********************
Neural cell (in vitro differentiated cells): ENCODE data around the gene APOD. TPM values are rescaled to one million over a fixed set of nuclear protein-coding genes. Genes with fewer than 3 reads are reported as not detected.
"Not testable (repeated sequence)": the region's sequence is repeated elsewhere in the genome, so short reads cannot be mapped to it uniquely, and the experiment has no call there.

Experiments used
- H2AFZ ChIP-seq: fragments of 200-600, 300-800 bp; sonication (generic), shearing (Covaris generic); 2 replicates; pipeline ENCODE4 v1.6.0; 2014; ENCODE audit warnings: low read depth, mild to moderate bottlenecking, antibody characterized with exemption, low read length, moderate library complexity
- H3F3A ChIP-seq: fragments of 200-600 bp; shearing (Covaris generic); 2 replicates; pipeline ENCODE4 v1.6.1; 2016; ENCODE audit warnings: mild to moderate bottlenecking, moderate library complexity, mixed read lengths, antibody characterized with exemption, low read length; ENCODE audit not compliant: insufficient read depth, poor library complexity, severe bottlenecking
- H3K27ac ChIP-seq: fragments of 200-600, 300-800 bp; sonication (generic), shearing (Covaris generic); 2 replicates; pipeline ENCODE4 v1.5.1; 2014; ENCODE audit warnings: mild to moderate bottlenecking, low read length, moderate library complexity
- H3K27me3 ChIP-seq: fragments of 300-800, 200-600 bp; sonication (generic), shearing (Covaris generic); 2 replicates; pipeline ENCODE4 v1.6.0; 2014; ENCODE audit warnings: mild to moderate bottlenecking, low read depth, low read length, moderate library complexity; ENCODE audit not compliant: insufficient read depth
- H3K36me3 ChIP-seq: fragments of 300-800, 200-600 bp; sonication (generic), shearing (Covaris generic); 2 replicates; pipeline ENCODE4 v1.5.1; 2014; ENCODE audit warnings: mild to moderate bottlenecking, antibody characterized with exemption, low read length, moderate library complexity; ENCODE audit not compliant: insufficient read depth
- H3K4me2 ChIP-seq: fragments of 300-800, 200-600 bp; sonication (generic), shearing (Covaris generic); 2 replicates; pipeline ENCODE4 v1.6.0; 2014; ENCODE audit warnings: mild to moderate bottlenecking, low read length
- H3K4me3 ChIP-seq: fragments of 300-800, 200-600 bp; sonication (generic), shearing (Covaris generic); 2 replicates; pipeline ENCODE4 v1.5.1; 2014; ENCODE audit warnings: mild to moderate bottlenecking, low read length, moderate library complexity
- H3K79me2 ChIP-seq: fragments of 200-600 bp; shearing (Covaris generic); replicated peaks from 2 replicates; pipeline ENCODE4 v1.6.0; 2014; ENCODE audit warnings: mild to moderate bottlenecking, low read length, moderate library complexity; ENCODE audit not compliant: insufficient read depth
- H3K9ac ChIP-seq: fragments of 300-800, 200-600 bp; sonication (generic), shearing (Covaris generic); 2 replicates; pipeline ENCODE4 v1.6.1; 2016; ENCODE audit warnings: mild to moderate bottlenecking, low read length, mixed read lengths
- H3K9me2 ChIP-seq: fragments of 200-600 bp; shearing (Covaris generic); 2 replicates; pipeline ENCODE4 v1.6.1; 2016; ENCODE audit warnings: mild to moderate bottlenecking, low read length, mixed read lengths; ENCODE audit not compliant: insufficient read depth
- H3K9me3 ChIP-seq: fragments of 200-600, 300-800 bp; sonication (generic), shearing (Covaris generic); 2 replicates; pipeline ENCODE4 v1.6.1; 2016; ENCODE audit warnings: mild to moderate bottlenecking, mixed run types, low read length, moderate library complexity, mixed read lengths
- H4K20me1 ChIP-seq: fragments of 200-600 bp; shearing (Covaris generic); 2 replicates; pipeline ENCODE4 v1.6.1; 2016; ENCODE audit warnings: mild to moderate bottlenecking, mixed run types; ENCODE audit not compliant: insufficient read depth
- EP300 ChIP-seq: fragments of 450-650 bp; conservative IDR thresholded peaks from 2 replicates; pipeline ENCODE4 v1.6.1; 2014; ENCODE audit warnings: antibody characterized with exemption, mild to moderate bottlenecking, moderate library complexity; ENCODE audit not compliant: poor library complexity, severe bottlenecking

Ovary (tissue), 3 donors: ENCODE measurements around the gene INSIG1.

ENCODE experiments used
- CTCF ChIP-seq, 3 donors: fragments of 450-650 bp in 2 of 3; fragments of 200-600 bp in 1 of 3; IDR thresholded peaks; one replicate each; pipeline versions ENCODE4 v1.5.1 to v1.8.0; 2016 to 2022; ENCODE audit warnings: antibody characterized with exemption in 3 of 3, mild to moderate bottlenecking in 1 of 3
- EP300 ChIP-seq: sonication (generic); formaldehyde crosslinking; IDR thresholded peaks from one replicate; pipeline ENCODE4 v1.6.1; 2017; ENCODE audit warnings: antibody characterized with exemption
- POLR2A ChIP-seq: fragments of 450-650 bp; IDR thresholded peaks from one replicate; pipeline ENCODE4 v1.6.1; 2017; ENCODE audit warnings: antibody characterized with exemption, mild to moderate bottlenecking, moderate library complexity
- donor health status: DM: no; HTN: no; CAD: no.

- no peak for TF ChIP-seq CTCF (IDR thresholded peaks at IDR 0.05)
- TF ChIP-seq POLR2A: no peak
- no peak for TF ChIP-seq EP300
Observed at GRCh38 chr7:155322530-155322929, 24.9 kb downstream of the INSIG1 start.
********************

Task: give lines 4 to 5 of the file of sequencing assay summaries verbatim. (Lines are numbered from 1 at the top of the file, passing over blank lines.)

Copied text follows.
- H2AFZ ChIP-seq: fragments of 200-600, 300-800 bp; sonication (generic), shearing (Covaris generic); 2 replicates; pipeline ENCODE4 v1.6.0; 2014; ENCODE audit warnings: low read depth, mild to moderate bottlenecking, antibody characterized with exemption, low read length, moderate library complexity
- H3F3A ChIP-seq: fragments of 200-600 bp; shearing (Covaris generic); 2 replicates; pipeline ENCODE4 v1.6.1; 2016; ENCODE audit warnings: mild to moderate bottlenecking, moderate library complexity, mixed read lengths, antibody characterized with exemption, low read length; ENCODE audit not compliant: insufficient read depth, poor library complexity, severe bottlenecking